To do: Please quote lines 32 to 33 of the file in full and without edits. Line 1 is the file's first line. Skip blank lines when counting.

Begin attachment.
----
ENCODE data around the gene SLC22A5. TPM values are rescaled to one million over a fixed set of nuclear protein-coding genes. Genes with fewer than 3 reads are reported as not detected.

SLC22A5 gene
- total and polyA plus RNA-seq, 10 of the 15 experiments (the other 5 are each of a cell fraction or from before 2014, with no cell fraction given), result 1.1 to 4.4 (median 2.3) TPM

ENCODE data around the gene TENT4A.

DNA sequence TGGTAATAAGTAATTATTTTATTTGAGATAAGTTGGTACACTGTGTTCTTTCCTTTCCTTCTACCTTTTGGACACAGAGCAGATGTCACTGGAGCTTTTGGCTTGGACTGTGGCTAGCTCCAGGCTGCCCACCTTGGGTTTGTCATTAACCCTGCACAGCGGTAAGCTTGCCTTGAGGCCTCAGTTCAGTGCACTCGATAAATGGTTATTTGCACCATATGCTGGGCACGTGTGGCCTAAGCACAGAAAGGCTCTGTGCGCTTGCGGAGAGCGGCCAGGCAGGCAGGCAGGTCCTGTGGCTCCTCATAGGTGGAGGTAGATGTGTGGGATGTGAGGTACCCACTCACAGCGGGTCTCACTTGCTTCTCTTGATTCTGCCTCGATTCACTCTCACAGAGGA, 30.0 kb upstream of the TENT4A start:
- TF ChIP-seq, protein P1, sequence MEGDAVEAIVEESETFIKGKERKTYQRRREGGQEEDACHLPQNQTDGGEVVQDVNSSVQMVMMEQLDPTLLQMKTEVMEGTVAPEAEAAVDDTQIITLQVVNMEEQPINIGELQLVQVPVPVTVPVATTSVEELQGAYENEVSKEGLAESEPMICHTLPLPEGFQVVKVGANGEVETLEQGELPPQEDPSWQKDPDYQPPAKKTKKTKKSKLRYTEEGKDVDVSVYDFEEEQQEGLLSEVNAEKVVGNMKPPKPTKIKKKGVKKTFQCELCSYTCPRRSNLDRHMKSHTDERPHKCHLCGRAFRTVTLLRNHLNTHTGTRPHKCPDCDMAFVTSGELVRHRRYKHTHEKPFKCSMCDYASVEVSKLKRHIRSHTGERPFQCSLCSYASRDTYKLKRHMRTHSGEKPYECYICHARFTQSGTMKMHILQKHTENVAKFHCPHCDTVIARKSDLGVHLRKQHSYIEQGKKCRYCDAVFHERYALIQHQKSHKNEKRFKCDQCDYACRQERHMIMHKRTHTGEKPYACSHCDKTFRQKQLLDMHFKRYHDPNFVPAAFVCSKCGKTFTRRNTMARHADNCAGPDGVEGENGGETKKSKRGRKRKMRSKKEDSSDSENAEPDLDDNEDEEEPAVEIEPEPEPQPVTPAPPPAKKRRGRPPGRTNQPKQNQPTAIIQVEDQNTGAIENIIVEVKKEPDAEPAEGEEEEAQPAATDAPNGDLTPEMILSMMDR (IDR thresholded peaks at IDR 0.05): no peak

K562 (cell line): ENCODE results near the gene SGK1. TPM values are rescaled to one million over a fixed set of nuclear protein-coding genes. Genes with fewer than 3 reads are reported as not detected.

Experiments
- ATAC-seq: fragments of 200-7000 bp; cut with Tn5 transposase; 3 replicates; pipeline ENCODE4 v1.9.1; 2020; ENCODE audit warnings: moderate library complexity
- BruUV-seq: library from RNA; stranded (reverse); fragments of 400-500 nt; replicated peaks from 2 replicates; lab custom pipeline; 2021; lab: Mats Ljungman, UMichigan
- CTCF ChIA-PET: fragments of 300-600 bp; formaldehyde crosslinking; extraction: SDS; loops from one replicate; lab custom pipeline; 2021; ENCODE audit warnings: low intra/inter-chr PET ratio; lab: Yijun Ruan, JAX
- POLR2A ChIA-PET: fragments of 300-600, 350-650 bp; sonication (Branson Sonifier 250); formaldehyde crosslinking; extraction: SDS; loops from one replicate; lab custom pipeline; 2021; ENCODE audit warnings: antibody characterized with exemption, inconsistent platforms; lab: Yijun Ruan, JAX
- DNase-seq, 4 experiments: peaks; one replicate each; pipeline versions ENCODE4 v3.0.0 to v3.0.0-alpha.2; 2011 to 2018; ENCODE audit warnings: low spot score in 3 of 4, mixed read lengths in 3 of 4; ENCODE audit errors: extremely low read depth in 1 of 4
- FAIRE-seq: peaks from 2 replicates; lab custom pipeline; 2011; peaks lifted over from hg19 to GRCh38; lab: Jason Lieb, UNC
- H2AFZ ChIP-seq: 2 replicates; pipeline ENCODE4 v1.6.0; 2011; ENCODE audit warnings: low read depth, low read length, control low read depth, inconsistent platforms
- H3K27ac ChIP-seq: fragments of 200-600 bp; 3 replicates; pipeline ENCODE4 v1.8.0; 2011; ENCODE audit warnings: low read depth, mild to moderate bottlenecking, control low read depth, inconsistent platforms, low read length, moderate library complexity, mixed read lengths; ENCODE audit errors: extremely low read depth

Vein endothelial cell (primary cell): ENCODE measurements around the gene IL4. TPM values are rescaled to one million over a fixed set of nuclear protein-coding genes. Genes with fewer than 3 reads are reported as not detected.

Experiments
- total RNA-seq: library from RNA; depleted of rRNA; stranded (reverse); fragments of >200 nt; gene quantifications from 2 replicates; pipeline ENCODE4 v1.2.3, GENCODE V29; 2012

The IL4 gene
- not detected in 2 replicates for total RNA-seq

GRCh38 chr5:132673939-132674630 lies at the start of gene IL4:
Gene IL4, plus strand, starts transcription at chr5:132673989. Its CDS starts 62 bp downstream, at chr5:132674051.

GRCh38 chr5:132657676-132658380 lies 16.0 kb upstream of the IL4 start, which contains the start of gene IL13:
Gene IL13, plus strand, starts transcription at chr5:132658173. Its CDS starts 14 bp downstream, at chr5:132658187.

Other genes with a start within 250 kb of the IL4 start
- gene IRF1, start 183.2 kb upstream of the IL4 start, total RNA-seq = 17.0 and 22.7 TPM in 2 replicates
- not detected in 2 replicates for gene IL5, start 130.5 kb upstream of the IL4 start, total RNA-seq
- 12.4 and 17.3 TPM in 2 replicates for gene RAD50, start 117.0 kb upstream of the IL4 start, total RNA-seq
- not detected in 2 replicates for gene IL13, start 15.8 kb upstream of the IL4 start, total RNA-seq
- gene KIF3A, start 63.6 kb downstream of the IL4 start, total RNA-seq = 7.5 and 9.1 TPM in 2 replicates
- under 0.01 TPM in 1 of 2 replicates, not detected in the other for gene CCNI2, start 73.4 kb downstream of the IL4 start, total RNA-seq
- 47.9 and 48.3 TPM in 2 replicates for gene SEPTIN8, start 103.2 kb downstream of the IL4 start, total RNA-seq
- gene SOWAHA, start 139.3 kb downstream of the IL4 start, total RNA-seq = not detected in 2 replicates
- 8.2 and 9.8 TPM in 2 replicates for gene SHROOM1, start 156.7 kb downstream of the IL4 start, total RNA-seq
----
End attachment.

- under 0.01 TPM in 1 of 2 replicates, not detected in the other for gene CCNI2, start 73.4 kb downstream of the IL4 start, total RNA-seq
- 47.9 and 48.3 TPM in 2 replicates for gene SEPTIN8, start 103.2 kb downstream of the IL4 start, total RNA-seq